Do you remember how you came to love bikes as much as you do? I certainly do, and I still have the reason (or does she have me?) - my old Enfield Bullet. A long time ago, people were often treated to the sight of an eight year-old me standing on the kick starter and jumping up and down, trying to wake the sleeping giant. A few years down the line, I managed to learn how to start her and the triumphant look on my face let my poor father know that the time for the inevitable had come. Using all my superpowers of pestering, I wrangled a ride within the building compound (sometimes I even went, hold your breath, outside the gate to take a U-turn) almost every day, except of course, when exams were on. Those were the only days when my father could breathe easy.
Then, for the year or so that my father was transferred to another city (I was all of 13 years old), no one rode the Bullet or cleaned it. One fine day, I decided to rescue the bike from the miserable state she was in and dug out the keys from the back of a cupboard. Almost as soon as I'd managed to wheel out the flat-tyred bike from the garage, I saw my mother standing right behind me, yelling at me to put the bike right back. All thanks to a nosy, good-for-nothing watchman. Sigh. Apparently, I was too small to manage motorcycles yet. I still turn into a raging beast when faced with pesky watchmen.
But it wasn't long after the incident that dad returned and when he heard what I'd done, he got the old bike up and running and let me have her. And that, as they say, was it. That first ride on Marine Drive is one of the milestone moments of my life. Life was never the same again. She stayed with me, roaring around at time-bending speeds - it's not what you think. She had the smallest carb father dearest could find (smart fellow, he was) and needed of Marine Drive to hit 60 kph. Since speed was out of the question, I turned my attention to doing the only thing I could - cornering and jumping over speed breakers. What to do, I thought of her less as an Enfield and more as an XR 750! Also, she was, for all practical purposes, a stop-gap measure until I got my hands on a Brough Superior, a Vincent or a Triumph.
Wheelies and stoppies were discovered only after I got my Pulsar 180, but boy did the Bullet corner. And once you got it going, it felt unstoppable, though it wasn't in a feel-good, invincible, grow-chest-hair-in-an-instant manner. If anything, whatever hair there was, fell off due to the Bullet's heart-stopping braking performance. Would I trade those times for anything else? Hell, no. Did I get frustrated and kick her every time she broke down for no apparent reason? Oh, yes. But the girls in college thought I was just about the coolest thing around. End of story.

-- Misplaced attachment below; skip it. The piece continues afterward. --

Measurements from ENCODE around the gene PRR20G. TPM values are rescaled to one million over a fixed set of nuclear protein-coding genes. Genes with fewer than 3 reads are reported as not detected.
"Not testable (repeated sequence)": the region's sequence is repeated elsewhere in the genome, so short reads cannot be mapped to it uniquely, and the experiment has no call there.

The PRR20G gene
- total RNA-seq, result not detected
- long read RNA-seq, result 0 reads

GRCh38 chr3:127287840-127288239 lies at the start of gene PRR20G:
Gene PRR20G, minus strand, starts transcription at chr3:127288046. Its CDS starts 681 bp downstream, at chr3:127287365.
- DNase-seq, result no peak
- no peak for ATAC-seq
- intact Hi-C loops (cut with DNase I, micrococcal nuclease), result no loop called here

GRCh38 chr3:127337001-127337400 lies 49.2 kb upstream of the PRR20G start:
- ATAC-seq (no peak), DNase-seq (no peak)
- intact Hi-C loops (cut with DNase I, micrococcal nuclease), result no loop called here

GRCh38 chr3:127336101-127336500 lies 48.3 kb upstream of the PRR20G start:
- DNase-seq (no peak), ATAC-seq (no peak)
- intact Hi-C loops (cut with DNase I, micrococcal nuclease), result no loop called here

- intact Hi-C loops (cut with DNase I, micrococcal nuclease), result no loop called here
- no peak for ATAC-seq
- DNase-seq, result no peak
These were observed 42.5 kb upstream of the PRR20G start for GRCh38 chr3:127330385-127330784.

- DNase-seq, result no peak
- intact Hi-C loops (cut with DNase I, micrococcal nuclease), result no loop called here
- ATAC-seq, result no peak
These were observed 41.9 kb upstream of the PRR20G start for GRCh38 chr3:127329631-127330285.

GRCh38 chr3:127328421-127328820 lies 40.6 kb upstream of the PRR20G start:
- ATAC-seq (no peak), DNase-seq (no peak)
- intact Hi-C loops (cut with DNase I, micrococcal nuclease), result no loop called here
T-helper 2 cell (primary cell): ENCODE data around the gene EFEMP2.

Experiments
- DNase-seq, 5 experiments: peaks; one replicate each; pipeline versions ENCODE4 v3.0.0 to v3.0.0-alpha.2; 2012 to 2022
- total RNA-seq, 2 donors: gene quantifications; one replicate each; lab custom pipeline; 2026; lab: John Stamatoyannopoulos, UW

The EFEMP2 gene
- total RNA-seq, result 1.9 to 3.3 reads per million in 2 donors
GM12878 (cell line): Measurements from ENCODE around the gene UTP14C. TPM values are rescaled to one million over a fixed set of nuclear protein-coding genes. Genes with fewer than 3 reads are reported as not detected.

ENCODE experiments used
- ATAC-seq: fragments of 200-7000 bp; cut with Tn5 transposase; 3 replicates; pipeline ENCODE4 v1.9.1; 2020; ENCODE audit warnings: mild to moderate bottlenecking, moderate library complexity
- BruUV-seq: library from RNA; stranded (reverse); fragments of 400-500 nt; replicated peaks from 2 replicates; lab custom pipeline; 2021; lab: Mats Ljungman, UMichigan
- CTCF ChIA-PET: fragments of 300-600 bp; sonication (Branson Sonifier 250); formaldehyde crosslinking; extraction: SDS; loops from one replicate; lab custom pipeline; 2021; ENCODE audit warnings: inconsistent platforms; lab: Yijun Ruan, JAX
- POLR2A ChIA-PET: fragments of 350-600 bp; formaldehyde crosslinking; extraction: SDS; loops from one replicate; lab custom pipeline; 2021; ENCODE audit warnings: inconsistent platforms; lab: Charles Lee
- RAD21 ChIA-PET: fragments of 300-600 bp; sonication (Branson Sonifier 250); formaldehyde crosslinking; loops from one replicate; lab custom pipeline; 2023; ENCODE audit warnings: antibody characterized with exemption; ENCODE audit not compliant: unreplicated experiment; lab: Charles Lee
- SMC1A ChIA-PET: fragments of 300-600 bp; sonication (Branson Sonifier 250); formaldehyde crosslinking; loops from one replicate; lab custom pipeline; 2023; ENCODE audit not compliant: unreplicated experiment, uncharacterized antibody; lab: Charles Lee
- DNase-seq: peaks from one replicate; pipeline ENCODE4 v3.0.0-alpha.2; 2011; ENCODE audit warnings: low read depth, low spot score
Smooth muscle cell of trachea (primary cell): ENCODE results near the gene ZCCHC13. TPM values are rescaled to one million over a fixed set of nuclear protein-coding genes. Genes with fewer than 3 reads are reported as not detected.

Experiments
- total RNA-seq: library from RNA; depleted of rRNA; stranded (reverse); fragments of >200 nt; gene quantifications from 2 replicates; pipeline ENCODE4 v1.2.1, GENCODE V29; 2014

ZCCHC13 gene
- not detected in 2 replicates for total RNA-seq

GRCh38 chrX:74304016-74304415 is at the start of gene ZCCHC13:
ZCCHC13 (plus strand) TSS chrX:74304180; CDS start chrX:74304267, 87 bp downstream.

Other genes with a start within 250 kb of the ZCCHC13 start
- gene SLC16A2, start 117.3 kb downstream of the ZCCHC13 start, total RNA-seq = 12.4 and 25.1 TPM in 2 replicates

Today, it's been over a year since dad's gone on to a better place and the Bullet stands there, missing her original rider. She's not seen much action either. A plan to ride to the Rann of Kutch fizzled out due to work. The furthest I rode her was to Joshua's house, for a café racer conversion. She didn't exactly end up looking as I envisioned, and turned out to be a weird café racer/flat tracker hybrid. She still looks good, though - the logic is, café racers look good and flat trackers look good, so a combination must look good too. It just depends on where you look at her from and a firm belief in the adage 'beauty is in the eyes of the beholder'.
A recent trip to the National Motorcycle Museum in the UK sparked up and short-circuited a brilliant light bulb in my head, and I have yet another way in which to carry out the 'final job' on the poor Bullet. How about this - famous styling cues from the golden era of British motorcycling, all incorporated onto the Bullet. Imagine the headlamp hood of the Ariel Square Four, the tank shape of a BSA Goldstar, fenders from a Vincent, Smiths meters, classic alloy-spoked wheels, 'bars and rear-sets and so on, on a single motorcycle. (The Royal Enfield 350 engine, in my opinion, looks as good as any of those more exotic Brits.) If my 'combination looks' theory is right, she'll turn out to be quite the looker, and it might just be the last thing I do to... I still haven't got a name for her. Hmm. Maybe I should start with that first, eh?